Books are a great source of joy to me.
Especially (but not exclusively) when they also mention that other love of mine: textiles. I greatly admire novelists who manage to smuggle in all sorts of interesting information which may be technical, without disturbing the story. It is one way of making fabrics truly alive.
Alessandro Baricco is an Italian writer whose publications (in translation) I follow with great curiosity. Barrico has developed a wide variety of styles, which turns every new book into a surprise. The Barbarians for instance explores cultural shifts caused by the recent global connectivity. The author makes interesting observations about new developments in areas as different as football, wine and books. Unlike many others he resists cultural pessimism – which is one reason why I have recommended the book many times.
My Baricco favourite is Silk which tells the story of a nineteenth-century French trader turned smuggler of silkworm eggs, named Hervé Joncour. Because in Europe the silkworms are affected by disease, he must provide the many silk mills in his hometown with silkworms from much further afield, requiring him to travel to Africa, later to Japan and China. In Japan he becomes obsessed with the concubine of a local baron, she remains unnamed and they cannot communicate for the lack of a common language.
Almost in passing Baricco refers to the internal political turnmoil and growing anti-Western sentiment in Japan, which interests me being an historian – and which makes Joncour’s task even more ponderous. He delays his departure in the hope to see the concubine again but thus allows the eggs to hatch. As a direct result three of the silk mills in his home town are forced to close down. Joncour appears to have an affectionate relationship with his wife Hélène but here too communication is scarce. He doesn’t tell her about his obsession, she doesn’t tell him she knows. Eventually he receives a letter he believes to be of his Japanese beloved, only after Hélène’s death it turns out she wrote it, in the hope to see him happy.
Silk is almost a poem, in the sense that rather heavy emotions are expressed in a lyrical but serene language which allows the reader to sympathise with the different characters in a quiet, peaceful manner. Perhaps it’s the slow process of realising where true love resides, which makes the story so compelling: it is as if the precious silk worms stand for the quest of what is truly important in life. The poetic novel was made into a film in 2007.
Silk equally plays both a literal and a symbolic role in Zijdeman (Silk Man) by the Flemish author Kathleen Vereecken. Here too the vicissitudes of the silk industry provide the context of the story, but this time set in eighteenth-century Paris, the emphasis lies with different members of the same family, trying to come to terms with the disappearance of the father. Determined to be able to create silk himself and thus to become a more independent entrepeneur, he set off to buy not the fabric as he had done until then, but the silkworm eggs – never to return. It’s daughter Camille and son Louis whom Vereecken gives a voice. Camille lives in the safe cocoon of the silk shop but feels unsettling emotions of growing up and wanting freedom. She is also aware of the unrest in the city, which is based on the historic Parisian uprising of 1750. Louis is much younger and absolute in his belief in the father. He lives unencumbered in his phantasies and prepares for the father’s return by – successfully! – cultivating silk worms himself. The switching of perspectives (also emphasised by different lettertypes) works very well, the voices sound authentic and the reader is moved by both the heartfelt coming of age of Camille and the young boy’s perseverance. In this story too silk works well as a carrier of rich feelings – which does not unravel easily. I’m very curious to see how this in its turn will be translated into a film, possibly with the use of motion capture.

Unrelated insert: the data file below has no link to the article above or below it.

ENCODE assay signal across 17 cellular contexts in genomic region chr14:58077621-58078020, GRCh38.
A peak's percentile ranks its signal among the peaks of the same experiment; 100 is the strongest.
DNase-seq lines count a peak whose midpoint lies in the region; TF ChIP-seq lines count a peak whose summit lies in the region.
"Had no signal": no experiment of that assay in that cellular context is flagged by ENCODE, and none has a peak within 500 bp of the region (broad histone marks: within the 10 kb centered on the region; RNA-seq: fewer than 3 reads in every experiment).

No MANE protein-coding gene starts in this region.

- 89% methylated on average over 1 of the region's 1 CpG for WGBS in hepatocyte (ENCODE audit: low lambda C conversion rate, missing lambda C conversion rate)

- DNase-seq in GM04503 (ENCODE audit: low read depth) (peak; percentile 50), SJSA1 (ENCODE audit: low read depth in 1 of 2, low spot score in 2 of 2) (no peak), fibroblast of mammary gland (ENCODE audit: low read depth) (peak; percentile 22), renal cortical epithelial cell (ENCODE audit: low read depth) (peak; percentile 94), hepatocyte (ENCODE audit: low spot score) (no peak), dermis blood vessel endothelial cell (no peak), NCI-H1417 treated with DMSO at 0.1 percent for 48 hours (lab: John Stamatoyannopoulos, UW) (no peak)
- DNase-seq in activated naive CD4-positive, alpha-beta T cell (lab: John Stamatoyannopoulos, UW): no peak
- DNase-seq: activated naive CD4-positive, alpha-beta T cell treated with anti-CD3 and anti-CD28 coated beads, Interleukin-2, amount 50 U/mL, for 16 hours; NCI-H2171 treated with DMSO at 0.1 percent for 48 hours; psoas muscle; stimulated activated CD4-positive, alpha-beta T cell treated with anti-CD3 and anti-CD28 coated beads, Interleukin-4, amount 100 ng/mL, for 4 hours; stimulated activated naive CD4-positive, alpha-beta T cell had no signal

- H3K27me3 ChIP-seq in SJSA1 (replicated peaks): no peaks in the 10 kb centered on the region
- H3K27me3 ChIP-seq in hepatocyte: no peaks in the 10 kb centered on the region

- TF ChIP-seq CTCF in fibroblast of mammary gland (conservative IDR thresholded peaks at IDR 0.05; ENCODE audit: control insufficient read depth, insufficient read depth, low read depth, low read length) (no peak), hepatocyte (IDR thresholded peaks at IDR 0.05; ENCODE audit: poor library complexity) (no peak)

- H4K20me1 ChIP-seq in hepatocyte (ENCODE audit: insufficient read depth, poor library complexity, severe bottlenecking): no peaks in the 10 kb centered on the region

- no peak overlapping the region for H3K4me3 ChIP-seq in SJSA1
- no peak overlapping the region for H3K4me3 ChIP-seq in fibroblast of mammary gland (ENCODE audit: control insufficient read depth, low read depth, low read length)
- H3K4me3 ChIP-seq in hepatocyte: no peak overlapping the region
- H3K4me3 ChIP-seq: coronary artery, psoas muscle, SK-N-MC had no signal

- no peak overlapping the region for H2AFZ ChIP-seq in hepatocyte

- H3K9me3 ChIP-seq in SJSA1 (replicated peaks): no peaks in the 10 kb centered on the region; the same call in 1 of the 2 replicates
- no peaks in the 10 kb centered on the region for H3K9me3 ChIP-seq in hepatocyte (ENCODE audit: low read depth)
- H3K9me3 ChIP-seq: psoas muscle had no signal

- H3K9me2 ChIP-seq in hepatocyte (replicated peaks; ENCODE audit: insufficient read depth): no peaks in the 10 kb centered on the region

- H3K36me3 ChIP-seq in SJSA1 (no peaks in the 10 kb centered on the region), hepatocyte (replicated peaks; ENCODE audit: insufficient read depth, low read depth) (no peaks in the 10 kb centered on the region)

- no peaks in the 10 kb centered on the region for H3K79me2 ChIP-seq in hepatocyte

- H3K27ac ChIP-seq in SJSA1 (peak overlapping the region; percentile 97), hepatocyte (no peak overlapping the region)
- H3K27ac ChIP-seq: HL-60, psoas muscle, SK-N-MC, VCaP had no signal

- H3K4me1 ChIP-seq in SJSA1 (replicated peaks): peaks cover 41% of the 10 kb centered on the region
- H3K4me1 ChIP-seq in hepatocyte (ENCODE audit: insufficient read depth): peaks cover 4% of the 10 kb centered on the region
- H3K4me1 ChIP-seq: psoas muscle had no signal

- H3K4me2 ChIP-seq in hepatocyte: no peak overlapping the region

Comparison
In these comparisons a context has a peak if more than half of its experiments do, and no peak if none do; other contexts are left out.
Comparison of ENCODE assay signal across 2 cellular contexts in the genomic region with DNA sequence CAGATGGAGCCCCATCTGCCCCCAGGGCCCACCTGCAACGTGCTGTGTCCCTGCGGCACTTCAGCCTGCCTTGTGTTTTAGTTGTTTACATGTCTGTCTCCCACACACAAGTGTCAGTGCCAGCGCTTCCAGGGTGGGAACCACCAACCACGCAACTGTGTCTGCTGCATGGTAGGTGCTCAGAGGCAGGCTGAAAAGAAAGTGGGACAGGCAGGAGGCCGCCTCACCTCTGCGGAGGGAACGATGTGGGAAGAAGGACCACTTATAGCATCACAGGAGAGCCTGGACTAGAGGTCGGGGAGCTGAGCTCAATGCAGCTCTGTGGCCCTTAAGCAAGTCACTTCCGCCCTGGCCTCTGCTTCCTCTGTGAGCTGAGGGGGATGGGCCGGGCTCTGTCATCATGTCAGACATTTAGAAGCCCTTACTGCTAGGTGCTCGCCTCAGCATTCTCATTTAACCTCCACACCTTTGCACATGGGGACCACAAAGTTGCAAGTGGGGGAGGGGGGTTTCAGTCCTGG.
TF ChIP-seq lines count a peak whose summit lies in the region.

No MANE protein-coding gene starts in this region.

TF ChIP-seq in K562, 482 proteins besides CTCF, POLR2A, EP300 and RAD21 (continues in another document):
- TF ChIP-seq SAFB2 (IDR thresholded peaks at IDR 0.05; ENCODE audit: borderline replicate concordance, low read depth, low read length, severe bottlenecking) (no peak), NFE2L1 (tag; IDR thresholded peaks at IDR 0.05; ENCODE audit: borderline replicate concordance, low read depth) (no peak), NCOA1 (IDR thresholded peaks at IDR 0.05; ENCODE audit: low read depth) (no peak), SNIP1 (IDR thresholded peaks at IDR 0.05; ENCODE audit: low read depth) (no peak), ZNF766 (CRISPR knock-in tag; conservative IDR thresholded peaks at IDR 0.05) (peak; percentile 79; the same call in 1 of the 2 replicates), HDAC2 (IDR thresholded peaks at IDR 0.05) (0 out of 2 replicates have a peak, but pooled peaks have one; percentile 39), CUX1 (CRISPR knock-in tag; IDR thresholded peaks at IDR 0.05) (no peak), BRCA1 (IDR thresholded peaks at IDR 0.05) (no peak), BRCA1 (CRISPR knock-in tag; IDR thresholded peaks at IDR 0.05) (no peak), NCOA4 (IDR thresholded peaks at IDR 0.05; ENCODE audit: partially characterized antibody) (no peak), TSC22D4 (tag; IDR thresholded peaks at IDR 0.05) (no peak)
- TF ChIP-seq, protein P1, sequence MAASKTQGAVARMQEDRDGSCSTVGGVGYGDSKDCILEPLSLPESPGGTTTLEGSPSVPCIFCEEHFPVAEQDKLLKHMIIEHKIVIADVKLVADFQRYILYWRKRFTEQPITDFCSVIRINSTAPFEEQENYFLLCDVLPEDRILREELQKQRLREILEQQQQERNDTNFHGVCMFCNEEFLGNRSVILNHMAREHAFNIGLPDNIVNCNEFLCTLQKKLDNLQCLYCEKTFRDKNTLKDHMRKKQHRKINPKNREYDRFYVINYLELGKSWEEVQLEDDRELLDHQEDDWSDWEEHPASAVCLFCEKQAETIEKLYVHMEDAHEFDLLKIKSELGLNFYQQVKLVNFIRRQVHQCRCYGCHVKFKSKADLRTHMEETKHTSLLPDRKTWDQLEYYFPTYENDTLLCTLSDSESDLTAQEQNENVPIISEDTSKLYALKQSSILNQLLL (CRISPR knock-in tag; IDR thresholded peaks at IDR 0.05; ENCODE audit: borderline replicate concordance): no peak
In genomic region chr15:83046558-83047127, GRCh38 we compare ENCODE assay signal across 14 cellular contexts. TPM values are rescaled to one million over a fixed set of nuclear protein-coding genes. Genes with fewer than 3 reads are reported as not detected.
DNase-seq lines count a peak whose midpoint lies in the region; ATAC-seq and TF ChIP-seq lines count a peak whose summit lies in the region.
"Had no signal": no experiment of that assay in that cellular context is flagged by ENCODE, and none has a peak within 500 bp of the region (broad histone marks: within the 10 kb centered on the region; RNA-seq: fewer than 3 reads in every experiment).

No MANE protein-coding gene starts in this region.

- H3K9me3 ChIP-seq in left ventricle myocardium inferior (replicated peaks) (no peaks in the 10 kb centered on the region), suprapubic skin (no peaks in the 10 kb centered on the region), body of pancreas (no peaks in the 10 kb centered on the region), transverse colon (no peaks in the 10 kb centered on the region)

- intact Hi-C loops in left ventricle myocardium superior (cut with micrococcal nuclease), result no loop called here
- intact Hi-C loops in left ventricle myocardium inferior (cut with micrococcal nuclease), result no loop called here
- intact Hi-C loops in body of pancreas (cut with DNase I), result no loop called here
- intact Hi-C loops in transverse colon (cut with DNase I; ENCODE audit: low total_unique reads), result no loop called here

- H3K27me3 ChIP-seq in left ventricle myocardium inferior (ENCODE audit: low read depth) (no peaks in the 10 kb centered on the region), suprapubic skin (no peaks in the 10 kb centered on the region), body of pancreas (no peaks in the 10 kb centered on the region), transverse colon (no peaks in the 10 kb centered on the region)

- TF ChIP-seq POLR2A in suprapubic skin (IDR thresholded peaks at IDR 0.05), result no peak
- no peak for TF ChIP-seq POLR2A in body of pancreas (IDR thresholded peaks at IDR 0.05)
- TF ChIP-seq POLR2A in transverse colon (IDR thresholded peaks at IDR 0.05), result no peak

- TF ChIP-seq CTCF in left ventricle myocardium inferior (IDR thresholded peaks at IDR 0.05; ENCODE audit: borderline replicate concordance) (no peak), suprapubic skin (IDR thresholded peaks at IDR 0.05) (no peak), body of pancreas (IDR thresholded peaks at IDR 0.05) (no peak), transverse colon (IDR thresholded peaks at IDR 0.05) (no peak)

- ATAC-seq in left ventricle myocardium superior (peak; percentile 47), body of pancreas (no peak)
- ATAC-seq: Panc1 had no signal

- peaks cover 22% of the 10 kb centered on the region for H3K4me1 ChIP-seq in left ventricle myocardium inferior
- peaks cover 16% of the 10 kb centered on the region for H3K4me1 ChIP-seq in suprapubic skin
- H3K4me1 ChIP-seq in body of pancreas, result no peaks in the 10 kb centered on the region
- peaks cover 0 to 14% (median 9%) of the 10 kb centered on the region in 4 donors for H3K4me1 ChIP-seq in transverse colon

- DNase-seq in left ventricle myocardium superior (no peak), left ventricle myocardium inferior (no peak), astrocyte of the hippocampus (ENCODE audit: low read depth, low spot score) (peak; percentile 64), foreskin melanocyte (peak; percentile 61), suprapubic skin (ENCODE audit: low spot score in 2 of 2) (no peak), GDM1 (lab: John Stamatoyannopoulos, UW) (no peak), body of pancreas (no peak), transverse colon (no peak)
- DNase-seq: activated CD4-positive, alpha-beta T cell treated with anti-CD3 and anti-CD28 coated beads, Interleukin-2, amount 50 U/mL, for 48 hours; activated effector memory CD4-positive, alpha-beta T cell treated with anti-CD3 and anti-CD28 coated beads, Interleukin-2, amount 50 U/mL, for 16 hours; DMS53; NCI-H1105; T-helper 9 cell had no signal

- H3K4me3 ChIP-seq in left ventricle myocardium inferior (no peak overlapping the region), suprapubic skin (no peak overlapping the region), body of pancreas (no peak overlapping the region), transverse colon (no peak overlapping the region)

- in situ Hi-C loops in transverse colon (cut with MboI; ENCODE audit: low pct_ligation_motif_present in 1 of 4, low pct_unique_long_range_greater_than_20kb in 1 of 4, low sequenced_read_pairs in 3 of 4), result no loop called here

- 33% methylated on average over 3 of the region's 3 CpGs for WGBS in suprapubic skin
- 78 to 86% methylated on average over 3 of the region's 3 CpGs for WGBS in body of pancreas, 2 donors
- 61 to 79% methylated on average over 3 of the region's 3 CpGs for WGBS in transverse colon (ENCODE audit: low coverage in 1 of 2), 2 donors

Both books refer to the miraculous process of the silk production which, as Louis discovers at first hand, is hazardous and time consuming. Little is revealed about the industry itself, how one manages then and now to unwind the silk threads – anyone who has handled simple wool will know how easily even twined threads get tangled – , and how the threads are then further processed into silk fabric. This may have lead the authors too far, they focus instead on the ‘natural’ process itself.
And so, it was reading that got me fascinated by the cocoons.
I first saw them in Marrakech but didn’t know what they were then. In a Beijing silk shop they served as window decoration.The shop girls were very surprised indeed that a foreigner could be interested in such basic stuff, there was a lot of giggling before a price was settled. And fair it was too, as I discovered when I later found them in my local craft shop in Ghent.
It would be great to have a try at silk making but that’s probably taking my fascination a bit far.
Instead I wondered what I could do with the cocoons as I found them. Silk threads are so malleable, surely the cocoons would lend themselves to various manipulations as well?
I decided to try and make some jewelry: the cocoons are soft and light and will not irritate those who are allergic to the sensation of wool on their skin. I have a sense I’ve just started to discover the possibilities – watch further posts!
And I’ll be reading Silk Roads this Summer. With a subtitle that reads A New History of the World I’m sure there’ll be more to share about the glorious world of silk.